A new construction home should also have a top-of-the-line foundation and frame construction. One of the most detrimental issues in a new construction home involves structural weaknesses in the foundation or frame. If a home’s foundation is crooked or uneven, or if the materials used to build it are of inadequate quality, it could lead to the home sinking, leaning, or falling apart over time.

As this brief look into common issues shows, many of the problems in new construction homes may seem small at the time but can worsen into more expensive and time-consuming repairs. Most homeowners prefer to take care of these issues before moving into their new home.

Even homebuyers with construction experience and knowledge often prefer to let a qualified home inspector take the lead on a home inspection to make sure everything checks out.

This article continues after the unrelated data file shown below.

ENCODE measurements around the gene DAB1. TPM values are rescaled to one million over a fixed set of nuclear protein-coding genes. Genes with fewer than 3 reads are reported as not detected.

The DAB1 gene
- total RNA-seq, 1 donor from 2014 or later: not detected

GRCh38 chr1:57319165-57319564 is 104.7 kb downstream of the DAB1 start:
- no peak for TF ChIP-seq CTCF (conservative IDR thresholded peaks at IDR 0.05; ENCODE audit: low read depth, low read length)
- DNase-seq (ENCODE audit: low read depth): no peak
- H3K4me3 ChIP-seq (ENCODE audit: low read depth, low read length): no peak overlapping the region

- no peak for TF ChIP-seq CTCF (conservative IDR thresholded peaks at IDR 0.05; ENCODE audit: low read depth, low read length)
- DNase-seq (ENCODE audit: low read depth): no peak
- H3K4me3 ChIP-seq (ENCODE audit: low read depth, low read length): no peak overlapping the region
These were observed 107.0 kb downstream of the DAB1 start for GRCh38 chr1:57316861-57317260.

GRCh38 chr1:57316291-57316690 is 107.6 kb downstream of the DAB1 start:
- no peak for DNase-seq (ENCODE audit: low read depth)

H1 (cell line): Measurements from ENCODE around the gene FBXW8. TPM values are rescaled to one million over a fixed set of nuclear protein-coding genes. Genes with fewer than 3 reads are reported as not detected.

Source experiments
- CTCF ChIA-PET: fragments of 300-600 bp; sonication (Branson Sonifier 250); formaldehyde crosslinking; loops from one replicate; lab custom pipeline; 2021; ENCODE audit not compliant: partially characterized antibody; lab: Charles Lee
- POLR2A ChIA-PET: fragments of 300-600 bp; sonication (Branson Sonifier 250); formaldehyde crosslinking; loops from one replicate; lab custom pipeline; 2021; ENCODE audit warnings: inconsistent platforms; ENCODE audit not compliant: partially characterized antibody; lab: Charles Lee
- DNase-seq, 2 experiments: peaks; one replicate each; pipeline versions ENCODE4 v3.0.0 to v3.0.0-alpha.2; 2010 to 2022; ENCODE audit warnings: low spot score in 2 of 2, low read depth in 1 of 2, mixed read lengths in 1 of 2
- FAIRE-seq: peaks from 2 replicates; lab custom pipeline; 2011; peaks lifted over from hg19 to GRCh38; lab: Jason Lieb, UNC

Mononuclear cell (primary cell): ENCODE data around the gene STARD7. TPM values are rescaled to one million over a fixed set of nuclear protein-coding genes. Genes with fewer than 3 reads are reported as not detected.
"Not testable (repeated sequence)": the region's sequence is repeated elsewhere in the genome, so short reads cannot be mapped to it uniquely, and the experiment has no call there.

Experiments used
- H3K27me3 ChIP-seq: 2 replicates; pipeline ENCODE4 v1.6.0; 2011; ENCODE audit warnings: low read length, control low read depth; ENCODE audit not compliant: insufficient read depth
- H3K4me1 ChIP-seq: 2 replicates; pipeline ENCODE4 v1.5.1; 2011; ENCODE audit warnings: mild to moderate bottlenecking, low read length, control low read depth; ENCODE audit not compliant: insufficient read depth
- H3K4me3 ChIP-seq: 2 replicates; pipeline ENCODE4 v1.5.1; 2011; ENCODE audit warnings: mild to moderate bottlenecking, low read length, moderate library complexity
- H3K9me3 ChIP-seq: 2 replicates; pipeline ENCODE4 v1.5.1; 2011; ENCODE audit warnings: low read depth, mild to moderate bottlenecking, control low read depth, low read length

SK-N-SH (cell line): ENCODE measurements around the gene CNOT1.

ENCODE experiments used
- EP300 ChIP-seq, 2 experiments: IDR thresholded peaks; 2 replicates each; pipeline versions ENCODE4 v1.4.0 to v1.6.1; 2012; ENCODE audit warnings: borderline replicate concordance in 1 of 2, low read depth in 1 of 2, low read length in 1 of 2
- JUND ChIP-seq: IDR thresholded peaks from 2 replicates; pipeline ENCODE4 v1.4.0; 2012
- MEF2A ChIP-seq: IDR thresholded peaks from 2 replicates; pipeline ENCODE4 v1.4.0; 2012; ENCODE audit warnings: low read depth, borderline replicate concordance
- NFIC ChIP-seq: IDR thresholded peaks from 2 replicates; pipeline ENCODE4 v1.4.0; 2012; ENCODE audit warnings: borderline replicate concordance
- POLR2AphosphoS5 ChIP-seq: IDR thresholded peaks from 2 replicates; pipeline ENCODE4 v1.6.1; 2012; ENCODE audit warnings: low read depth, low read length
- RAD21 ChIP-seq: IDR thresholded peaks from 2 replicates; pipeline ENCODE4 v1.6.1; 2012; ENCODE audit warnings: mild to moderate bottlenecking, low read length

What to Look For During a Home Inspection

A surveyor in a hard hat and high visibility vest carrying out a home inspection

Savvy homebuyers can save money, time, and worry in the future by identifying any problems early in the construction process.

As reviewed above, a home inspection covers a great range of elements of a home, from the smallest details to some of the largest and most important. If you, as a buyer, have any concerns, questions, or red flags about the construction process, you may consider coming to the home inspection and alerting the home inspector. Along with the standard lineup of items to inspect, a home inspector can then focus specifically on any areas in question.

If you live close to the site of your new construction home or plan to visit the area, you may also consider visiting the property during the home inspection. Buyers who attend the home inspections can learn a lot about their new homes and see the inner workings of the residence. The inspector can also indicate on the spot when they see any problems and explain the issues in detail. This information can be useful when having discussions with the builder. While homeowners do receive a written report of any findings, many people appreciate the chance to have a face-to-face conversation.